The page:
I’m currently re-reading One Flew Over the Cuckoo’s Nest in my fifth month of a Section 3 of the Mental Health Act, and it’s bringing back memories of my sixth form English Lit class. The two prettiest girls always asked for my help on the days I bothered turning up to school. One now writes for the Evening Standard and the other for Cosmopolitan. Both are blocking me on Twitter. Aside from Richard II (I remember falling asleep during a performance in London starring Ralph Fiennes) our comparative lit titles were Cuckoo’s Nest and The Bell Jar. I quickly convinced the class that Sylvia Plath’s indulgent drivel was the work of a vain, arrogant and selfish little girl blaming her failure on the fictional patriarchy and soon the class agreed. But I must’ve read Cuckoo’s Nest endlessly during the school year.
By the time I was 16 I was obsessed with New Hollywood, roughly between 1967 and 1980, and the doomed love generation. But their passion and the wildness of major players like Ken Kesey and his magic bus was fascinating and made me immediately want to experiment with drugs.
I remember our teacher (a 25-year-old blonde who had an affair with a 16-year-old friend) asking us if we believed McMurphy was actually a psychopath. As he self-diagnoses: “Now they tell me a psychopath’s a guy fights too much and fucks too much, but they ain’t wholly right, do you think? I mean, whoever heard tell of a man gettin’ too much poozle?"
Some in our outrage culture would classify him as a psychopath simply for his statutory rape conviction, but to Kesey’s credit the staff are just as vicious as his antihero is on the outside world. I remember once having to lie face down on the bed with my trousers down as the nurse administering my clopixil deliberately stole three packs of chewing gum and before injecting me said: “I always wanted to know what it was like being a corrupt guard.”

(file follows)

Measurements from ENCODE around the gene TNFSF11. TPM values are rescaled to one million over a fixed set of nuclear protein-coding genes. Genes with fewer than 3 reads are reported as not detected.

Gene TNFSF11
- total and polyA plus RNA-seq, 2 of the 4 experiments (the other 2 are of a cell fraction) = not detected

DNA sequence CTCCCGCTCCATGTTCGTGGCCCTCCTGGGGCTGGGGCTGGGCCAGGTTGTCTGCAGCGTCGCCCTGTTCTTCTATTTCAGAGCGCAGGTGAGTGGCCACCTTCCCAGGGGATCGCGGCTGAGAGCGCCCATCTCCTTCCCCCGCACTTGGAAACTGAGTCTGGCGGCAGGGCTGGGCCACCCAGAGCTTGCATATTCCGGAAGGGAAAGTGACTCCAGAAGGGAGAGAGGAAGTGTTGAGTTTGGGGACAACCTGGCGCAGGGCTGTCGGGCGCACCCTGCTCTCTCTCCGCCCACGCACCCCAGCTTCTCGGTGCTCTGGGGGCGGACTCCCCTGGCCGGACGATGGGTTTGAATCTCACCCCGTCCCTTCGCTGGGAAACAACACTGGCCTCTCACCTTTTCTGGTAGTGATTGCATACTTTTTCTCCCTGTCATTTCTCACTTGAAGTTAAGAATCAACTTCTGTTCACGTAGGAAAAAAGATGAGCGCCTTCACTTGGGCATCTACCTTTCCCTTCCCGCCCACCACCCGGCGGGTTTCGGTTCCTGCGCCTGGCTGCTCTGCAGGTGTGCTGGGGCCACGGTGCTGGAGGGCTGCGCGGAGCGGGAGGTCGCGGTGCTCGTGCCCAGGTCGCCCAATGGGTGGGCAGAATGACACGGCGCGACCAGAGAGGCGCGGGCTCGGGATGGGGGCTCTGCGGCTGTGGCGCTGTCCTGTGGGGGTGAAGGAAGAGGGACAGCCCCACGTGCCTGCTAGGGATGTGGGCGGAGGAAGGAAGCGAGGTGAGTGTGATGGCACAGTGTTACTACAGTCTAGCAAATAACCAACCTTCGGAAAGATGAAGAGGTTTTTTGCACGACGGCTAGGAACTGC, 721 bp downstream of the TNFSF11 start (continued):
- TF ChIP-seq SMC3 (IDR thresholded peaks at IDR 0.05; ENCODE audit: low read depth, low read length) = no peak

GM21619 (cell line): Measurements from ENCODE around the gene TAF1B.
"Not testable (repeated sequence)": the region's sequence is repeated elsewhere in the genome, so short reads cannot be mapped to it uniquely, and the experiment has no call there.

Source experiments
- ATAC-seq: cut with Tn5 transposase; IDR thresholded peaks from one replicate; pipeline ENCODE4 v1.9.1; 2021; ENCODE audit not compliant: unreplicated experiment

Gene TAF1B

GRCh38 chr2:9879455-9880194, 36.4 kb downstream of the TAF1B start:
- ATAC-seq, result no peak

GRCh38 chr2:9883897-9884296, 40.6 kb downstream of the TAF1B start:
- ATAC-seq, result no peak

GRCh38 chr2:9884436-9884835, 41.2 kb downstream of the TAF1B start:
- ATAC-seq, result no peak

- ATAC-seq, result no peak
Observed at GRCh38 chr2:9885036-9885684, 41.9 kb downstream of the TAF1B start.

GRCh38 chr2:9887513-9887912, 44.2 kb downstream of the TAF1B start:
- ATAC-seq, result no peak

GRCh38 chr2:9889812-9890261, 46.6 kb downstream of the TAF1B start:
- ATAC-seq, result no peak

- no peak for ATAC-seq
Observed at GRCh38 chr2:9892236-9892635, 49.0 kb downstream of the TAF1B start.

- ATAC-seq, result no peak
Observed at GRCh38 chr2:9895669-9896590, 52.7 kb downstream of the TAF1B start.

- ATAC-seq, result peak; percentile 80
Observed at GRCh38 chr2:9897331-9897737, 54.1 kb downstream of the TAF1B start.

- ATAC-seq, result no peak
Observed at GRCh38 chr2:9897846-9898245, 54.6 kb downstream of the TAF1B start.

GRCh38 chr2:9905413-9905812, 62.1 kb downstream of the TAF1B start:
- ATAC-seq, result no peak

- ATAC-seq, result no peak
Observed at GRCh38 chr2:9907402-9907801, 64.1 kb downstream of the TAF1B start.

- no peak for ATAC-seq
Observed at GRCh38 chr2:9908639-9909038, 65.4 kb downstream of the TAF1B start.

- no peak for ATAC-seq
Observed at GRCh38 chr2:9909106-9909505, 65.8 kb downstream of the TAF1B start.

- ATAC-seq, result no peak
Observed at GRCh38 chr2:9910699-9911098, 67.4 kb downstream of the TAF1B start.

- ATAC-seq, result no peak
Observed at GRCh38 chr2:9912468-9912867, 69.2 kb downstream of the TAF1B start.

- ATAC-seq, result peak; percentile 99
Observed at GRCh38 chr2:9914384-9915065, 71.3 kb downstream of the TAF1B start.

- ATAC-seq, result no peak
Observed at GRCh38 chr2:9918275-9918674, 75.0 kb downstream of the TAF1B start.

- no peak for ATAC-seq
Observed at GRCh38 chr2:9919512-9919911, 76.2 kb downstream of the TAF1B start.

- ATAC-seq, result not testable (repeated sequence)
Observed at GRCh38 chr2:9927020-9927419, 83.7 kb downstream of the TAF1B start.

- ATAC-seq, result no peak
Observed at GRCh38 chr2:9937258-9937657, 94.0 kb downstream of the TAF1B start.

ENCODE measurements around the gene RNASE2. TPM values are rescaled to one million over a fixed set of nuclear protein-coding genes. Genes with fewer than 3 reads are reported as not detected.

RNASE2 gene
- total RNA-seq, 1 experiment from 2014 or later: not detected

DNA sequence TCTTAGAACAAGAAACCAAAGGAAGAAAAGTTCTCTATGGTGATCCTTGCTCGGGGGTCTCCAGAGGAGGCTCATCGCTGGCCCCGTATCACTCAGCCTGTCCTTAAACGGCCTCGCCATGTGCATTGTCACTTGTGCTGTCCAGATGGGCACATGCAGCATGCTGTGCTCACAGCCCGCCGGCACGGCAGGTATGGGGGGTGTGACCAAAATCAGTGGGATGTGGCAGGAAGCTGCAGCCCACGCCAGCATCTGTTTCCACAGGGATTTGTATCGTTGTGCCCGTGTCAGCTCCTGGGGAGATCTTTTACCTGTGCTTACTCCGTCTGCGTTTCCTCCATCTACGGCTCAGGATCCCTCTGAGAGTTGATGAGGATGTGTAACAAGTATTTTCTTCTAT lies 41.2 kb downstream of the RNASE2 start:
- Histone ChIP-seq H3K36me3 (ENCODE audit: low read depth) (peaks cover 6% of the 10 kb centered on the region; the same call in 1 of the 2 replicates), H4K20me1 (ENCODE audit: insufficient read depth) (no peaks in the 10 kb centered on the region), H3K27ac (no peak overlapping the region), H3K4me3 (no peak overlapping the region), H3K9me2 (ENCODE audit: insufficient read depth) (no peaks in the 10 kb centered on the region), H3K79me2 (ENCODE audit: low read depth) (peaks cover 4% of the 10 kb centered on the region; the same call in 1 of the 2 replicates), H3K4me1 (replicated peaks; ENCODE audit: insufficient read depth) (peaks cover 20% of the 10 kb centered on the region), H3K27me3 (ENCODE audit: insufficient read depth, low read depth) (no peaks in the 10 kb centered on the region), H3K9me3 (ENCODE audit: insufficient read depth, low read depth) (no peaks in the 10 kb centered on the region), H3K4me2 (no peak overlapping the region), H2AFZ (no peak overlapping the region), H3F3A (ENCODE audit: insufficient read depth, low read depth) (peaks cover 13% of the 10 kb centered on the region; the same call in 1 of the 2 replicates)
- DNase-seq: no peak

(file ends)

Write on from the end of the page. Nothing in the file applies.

As I began reading again today, one of the opening lines from the schizophrenic Chief Bromden brought that traumatic incident back: “They’re out there. Black boys in white suits up before me to commit sex acts in the hall and get it mopped up before I can catch them."
Because psychiatry has subjective power of detention, laws that supercede British criminal law, most peoples’ worst fear is a Mental health Section 3. Because I’ve spent 16 years as a psychiatric patient, I can say it depends on the staff how painful the experience will be. Harding says to McMurphy: “The staff desires our cure as much as we do. They aren’t monsters. Miss Ratched may be a strict middle-aged lady, but she’s not some kind of giant monster of the poultry clan, bent on sadistically pecking out our eyes. You can’t believe that of her, can you?’ ‘No, buddy, not that. She ain’t peckin’ at your eyes. That’s not what she’s peckin’ at.’"
Castration and the death of natural masculinity are central themes in the novel, and yes, they’re still a part of psychiatry, but it really depends who you are and what you’ve done. I may have been the smartest in my English Lit class, but the reality is I was the one who flew over.
—Follow Andrew Moody on Twitter: @VoguishFiction